This is a daily sampler of really good songs. All tracks are posted out of love. Please go out and buy the records.

To hear a song in your browser, click the and it will begin playing. All songs are also available to download: just right-click the link and choose 'Save as...'

All songs are removed within a few weeks of posting.

Said the Gramophone launched in March 2003, and added songs in November of that year. It was one of the world's first mp3blogs.

If you would like to say hello, find out our mailing addresses or invite us to shows, please get in touch:
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Please don't send us emails with tons of huge attachments; if emailing a bunch of mp3s etc, send us a link to download them. We are not interested in streaming widgets like soundcloud: Said the Gramophone posts are always accompanied by MP3s.

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"And I shall watch the ferry-boats / and they'll get high on a bluer ocean / against tomorrow's sky / and I will never grow so old again."
about the authors
Sean Michaels is the founder of Said the Gramophone. He is a writer, critic and author of the theremin novel Us Conductors. Follow him on Twitter or reach him by email here. Click here to browse his posts.

Emma Healey writes poems and essays in Toronto. She joined Said the Gramophone in 2015. This is her website and email her here.

Jeff Miller is a Montreal-based writer and zinemaker. He is the author of Ghost Pine: All Stories True and a bunch of other stories. He joined Said the Gramophone in 2015. Say hello on Twitter or email.

Mitz Takahashi is originally from Osaka, Japan who now lives and works as a furniture designer/maker in Montreal. English is not his first language so please forgive his glamour grammar mistakes. He is trying. He joined Said the Gramophone in 2015. Reach him by email here.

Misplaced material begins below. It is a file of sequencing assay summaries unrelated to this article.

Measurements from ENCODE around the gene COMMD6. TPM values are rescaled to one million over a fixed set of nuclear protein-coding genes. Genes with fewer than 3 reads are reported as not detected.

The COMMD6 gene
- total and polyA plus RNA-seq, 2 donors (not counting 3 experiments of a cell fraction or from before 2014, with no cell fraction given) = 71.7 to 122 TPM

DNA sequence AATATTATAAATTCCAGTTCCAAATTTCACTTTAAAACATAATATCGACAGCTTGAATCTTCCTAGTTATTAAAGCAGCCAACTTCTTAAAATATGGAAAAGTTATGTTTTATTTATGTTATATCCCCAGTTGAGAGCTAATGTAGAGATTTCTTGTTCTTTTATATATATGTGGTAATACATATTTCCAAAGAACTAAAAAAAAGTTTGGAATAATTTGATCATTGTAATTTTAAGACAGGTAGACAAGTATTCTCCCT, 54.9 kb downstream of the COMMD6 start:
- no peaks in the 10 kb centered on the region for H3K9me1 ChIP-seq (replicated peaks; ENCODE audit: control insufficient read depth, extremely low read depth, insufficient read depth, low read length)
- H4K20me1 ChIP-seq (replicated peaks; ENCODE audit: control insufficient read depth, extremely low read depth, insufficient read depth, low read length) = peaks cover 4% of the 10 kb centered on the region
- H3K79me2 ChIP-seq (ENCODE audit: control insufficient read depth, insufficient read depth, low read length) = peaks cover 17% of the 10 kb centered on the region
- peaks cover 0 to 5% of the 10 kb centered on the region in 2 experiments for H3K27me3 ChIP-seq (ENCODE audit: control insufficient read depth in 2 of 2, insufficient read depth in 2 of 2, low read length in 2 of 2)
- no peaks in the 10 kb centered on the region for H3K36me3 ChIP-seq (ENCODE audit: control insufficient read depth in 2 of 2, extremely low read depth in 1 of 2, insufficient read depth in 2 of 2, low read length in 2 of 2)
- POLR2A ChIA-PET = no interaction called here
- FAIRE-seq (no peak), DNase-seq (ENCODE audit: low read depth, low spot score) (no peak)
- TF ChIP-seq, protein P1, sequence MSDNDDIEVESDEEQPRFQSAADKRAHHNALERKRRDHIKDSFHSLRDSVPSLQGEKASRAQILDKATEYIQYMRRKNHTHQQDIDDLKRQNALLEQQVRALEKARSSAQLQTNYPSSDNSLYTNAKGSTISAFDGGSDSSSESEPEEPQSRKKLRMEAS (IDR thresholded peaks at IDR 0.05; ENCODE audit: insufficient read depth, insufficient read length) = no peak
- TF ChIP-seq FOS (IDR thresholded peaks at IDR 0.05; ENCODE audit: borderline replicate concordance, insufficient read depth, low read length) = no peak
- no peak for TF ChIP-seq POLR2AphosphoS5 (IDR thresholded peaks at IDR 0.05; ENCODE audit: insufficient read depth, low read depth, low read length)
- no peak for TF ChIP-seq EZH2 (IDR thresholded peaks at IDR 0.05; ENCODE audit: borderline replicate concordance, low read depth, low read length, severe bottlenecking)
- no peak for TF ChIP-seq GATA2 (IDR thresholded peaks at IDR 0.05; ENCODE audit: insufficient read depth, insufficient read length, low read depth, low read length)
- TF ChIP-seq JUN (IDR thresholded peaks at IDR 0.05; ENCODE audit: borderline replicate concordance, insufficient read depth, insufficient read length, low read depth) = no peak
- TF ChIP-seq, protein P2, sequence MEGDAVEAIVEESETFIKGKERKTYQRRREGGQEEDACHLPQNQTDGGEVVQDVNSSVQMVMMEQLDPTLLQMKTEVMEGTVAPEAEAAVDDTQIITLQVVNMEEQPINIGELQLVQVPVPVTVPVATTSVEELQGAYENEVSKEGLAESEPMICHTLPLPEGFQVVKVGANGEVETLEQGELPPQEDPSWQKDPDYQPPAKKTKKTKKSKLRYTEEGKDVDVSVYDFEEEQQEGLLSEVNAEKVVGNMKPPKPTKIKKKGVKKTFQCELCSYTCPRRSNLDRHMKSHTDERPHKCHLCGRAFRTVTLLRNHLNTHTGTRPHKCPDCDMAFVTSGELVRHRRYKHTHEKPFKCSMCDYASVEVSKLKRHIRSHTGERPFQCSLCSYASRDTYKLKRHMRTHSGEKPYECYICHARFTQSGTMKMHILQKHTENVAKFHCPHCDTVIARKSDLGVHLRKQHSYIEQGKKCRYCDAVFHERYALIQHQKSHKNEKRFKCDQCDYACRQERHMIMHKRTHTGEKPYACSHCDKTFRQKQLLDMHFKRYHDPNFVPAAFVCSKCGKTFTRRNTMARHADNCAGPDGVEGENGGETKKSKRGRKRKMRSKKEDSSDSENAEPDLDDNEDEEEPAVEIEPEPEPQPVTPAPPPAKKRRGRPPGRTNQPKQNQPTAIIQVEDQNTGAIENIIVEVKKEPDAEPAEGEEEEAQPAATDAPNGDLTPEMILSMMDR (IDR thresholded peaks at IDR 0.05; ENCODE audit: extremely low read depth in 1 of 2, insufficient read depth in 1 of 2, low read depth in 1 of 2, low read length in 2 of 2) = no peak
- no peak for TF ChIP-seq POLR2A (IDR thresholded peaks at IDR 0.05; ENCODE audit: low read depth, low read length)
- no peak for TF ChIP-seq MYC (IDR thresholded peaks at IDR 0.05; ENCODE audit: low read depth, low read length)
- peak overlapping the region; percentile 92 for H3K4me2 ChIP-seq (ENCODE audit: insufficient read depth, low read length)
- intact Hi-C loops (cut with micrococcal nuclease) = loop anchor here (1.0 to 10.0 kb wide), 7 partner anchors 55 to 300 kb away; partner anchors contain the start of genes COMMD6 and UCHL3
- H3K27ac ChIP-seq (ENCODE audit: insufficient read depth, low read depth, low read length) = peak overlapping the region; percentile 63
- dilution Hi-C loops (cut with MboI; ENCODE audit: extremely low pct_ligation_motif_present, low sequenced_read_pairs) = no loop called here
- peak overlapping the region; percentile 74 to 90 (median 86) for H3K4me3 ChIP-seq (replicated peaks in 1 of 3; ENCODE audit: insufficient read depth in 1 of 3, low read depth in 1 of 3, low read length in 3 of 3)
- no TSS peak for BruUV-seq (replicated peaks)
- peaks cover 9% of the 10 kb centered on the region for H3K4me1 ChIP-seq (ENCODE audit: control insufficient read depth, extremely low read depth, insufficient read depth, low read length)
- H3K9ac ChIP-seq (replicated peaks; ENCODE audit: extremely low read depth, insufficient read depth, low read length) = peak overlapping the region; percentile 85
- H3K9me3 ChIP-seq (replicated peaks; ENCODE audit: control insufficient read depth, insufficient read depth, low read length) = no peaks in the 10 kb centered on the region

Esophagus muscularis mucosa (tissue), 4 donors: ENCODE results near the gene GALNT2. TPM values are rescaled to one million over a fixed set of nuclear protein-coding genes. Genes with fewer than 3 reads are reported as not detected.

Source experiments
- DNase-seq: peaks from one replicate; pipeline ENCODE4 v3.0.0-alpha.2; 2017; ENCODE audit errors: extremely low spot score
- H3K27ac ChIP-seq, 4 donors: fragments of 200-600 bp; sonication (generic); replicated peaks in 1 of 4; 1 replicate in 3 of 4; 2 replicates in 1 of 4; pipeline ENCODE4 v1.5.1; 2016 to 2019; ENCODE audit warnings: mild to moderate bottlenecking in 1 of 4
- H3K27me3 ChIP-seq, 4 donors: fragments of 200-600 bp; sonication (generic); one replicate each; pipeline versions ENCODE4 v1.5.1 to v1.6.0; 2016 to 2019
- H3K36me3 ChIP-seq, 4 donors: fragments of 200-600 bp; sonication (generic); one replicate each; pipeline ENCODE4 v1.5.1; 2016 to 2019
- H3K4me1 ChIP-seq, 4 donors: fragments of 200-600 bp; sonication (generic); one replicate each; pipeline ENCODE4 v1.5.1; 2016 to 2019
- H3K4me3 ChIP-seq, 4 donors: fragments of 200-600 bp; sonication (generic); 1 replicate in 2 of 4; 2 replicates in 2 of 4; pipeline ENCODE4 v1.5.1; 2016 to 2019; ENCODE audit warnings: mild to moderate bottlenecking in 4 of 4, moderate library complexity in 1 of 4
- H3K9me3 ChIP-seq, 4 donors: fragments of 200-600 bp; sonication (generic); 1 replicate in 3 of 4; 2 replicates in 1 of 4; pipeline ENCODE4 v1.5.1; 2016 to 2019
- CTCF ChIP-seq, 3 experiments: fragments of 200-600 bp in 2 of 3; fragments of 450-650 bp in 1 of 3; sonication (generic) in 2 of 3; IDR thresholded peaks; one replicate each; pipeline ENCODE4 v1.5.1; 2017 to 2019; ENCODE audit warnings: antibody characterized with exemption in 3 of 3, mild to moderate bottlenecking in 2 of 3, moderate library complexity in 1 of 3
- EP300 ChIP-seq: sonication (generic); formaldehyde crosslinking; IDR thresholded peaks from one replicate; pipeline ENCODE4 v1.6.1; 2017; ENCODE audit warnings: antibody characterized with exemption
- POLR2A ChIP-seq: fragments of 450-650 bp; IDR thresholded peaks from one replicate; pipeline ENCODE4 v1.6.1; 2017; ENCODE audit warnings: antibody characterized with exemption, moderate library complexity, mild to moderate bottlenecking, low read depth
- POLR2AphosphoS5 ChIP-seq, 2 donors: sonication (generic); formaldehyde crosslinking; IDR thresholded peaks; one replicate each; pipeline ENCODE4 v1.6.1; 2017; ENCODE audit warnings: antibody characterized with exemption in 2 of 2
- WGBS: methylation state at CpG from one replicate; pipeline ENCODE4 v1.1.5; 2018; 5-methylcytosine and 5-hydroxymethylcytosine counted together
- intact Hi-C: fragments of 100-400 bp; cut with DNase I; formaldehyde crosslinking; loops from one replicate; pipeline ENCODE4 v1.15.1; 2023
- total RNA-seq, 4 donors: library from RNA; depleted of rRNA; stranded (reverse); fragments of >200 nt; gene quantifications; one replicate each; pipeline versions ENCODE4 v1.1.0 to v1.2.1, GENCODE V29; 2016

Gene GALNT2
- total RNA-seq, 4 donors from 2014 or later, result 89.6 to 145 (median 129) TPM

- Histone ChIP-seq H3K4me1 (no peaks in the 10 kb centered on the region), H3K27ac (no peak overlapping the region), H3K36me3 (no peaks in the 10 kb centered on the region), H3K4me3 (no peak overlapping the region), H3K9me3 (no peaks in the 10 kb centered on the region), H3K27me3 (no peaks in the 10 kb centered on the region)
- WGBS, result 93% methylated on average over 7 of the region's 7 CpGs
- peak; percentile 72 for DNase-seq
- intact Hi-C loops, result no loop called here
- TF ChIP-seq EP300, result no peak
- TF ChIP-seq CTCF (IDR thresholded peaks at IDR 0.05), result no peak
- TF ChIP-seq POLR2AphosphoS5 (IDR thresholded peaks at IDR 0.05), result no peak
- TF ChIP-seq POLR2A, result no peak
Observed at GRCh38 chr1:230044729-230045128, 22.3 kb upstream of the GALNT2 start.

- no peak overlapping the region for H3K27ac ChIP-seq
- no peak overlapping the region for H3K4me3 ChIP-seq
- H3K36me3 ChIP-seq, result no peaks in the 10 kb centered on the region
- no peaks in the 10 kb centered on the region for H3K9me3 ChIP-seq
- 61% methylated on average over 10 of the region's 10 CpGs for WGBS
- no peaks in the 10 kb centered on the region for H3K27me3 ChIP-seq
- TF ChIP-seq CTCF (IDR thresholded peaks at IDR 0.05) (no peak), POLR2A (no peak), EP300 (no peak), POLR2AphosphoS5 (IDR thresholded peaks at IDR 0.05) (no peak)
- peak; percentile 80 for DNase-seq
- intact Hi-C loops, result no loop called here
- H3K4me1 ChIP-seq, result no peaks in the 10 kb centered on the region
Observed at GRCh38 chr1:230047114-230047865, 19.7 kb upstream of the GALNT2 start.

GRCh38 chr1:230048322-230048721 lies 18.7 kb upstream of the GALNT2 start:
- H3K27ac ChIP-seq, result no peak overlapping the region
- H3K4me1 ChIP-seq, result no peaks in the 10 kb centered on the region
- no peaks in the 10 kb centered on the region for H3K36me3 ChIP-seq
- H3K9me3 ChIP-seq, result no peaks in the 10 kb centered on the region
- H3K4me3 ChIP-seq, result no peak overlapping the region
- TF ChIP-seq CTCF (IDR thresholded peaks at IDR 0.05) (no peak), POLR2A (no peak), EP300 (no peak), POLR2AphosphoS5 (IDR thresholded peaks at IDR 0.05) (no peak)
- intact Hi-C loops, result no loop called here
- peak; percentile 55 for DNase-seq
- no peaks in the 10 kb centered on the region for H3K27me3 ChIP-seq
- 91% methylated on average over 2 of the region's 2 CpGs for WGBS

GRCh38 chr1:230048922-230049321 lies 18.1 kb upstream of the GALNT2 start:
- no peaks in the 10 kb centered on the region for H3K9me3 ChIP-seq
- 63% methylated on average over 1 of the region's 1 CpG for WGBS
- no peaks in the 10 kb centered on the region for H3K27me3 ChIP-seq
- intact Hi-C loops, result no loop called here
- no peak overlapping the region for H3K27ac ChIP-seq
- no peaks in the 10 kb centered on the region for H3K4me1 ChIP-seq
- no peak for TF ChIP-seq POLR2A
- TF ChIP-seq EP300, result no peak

Site design and header typography by Neale McDavitt-Van Fleet. The header graphic is randomized: this one is by Neale McDavitt-Van Fleet.
Dan Beirne wrote regularly for Said the Gramophone from August 2004 to December 2014. He is an actor and writer living in Toronto. Any claim he makes about his life on here is probably untrue. Click here to browse his posts. Email him here.

Jordan Himelfarb wrote for Said the Gramophone from November 2004 to March 2012. He lives in Toronto. He is an opinion editor at the Toronto Star. Click here to browse his posts. Email him here.
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our favourite blogs
(◊ means they write about music)

Back to the World
La Blogothèque
Weird Canada
Destination: Out
Endless Banquet
A Grammar (Nitsuh Abebe)
Ill Doctrine
A London Salmagundi
Words and Music
Petites planétes
Gorilla vs Bear
Silent Shout
Clouds of Evil
The Dolby Apposition
Awesome Tapes from Africa
Matana Roberts
Pitchfork Reviews Reviews
i like you [podcast]
Nicola Meighan
radiolab [podcast]
CKUT Music
plethoric pundrigrions
Wattled Smoky Honeyeater
The Clear-Minded Creative
Torture Garden
Passion of the Weiss
Juan and Only
Horses Think
White Hotel
Then Play Long (Marcello Carlin)
Uno Moralez
Coming Up For Air (Matt Forsythe)
my love for you is a stampede of horses
It's Nice That
Song, by Toad
In Focus
WTF [podcast]
The Rest is Noise (Alex Ross)
My Daguerreotype Boyfriend
The Hood Internet

things we like in Montreal
st-viateur bagel
café olimpico
Euro-Deli Batory
le pick up
kem coba
le couteau
au pied de cochon
mamie clafoutis
tourtière australienne
chez boris
alati caserta
vices & versa
+ paltoquet, cocoa locale, idée fixe, patati patata, the sparrow, pho tay ho, qin hua dumplings, caffé italia, hung phat banh mi, caffé san simeon, meu-meu, pho lien, romodos, patisserie guillaume, patisserie rhubarbe, kazu, lallouz, maison du nord, cuisine szechuan &c

drawn + quarterly
+ bottines &c

casa + sala + the hotel
blue skies turn black
montreal improv theatre
passovah productions
le cagibi
cinema du parc
pop pmontreal
yoga teacher Thea Metcalfe

Cult Montreal
The Believer
The Morning News
The Skinny